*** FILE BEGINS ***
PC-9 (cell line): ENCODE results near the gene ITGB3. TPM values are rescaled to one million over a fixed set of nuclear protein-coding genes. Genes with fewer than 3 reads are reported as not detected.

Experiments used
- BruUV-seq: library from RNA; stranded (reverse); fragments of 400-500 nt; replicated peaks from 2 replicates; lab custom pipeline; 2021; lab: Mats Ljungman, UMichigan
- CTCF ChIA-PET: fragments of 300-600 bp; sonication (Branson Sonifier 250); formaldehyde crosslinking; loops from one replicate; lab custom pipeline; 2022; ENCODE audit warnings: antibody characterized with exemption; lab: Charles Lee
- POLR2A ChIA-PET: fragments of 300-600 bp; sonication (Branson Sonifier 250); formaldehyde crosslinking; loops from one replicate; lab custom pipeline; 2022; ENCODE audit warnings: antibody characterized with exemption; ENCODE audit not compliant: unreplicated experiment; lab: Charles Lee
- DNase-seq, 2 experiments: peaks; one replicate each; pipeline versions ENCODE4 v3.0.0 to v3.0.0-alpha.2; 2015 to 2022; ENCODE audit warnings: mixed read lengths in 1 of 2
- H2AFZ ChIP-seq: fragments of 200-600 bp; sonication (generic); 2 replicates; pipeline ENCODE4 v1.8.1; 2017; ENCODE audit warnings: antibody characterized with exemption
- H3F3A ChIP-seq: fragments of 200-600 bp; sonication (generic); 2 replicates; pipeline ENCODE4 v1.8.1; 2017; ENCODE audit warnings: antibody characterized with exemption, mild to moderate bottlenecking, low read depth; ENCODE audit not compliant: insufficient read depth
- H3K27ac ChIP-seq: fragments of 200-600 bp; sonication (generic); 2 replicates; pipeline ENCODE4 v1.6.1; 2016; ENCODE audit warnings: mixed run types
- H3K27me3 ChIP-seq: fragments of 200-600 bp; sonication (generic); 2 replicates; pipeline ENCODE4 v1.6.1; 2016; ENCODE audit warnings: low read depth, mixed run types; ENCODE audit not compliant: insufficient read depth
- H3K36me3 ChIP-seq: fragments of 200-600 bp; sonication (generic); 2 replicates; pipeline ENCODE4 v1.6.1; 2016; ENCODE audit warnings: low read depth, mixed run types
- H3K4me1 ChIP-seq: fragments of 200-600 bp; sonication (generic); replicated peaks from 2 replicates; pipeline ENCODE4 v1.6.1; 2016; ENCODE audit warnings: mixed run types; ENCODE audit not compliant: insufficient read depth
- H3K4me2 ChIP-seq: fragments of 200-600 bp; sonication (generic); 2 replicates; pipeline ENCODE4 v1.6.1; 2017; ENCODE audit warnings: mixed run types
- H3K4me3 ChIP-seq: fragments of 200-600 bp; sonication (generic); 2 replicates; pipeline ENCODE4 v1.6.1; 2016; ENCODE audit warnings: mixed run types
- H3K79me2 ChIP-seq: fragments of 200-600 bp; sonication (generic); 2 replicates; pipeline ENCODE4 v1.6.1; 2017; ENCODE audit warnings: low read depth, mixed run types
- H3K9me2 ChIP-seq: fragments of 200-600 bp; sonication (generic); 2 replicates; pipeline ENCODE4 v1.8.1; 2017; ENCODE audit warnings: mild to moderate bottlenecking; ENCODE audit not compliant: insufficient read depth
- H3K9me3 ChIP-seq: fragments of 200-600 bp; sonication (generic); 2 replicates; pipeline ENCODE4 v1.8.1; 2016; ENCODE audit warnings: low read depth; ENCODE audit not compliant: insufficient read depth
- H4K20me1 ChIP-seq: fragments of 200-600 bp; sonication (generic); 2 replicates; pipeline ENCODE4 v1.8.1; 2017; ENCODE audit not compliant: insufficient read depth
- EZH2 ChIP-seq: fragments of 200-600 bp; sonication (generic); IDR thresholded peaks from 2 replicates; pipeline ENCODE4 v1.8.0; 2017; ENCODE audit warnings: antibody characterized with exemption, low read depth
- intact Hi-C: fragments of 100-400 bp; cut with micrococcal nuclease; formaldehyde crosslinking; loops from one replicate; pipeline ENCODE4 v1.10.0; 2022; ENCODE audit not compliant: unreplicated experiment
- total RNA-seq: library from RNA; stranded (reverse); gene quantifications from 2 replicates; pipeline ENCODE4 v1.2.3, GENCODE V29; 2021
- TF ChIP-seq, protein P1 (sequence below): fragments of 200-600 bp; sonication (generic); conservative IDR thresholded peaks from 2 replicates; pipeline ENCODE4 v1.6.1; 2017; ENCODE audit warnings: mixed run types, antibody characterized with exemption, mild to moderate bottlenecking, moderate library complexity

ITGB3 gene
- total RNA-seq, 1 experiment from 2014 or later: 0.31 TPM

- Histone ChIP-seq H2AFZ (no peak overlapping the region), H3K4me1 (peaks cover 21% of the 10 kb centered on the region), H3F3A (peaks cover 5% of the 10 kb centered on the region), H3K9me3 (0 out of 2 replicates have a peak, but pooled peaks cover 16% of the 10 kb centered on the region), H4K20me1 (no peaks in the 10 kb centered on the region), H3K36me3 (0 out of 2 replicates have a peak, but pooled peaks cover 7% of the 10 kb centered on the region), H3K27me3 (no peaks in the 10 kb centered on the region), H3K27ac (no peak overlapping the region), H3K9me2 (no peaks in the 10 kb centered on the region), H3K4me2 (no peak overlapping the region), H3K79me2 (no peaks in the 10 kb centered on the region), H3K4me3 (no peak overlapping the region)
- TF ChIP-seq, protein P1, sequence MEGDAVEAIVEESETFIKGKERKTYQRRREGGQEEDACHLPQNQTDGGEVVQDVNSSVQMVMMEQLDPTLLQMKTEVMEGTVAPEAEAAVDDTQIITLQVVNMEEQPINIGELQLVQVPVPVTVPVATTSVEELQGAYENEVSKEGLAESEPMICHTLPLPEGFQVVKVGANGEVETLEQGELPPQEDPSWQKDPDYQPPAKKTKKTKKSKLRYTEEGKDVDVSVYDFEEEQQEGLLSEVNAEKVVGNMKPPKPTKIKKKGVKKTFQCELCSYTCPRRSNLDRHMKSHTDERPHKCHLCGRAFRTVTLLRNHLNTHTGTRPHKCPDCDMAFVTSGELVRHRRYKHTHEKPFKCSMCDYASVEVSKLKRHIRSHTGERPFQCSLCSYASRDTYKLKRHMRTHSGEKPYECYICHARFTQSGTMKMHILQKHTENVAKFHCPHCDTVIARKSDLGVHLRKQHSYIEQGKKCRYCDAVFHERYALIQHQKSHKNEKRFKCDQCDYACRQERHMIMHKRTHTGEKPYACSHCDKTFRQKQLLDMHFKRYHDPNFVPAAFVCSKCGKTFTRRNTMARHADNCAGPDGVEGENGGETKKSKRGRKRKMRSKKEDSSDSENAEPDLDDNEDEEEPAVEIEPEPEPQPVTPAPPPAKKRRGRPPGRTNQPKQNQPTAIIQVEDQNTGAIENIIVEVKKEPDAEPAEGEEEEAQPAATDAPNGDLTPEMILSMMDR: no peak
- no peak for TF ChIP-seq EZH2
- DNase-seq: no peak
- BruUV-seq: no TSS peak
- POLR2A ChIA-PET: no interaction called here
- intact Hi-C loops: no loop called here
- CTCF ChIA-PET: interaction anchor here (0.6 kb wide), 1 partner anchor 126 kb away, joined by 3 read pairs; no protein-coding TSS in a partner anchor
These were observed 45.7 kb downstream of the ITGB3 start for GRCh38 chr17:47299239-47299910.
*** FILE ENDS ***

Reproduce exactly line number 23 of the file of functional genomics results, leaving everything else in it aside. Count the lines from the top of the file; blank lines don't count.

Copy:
ITGB3 gene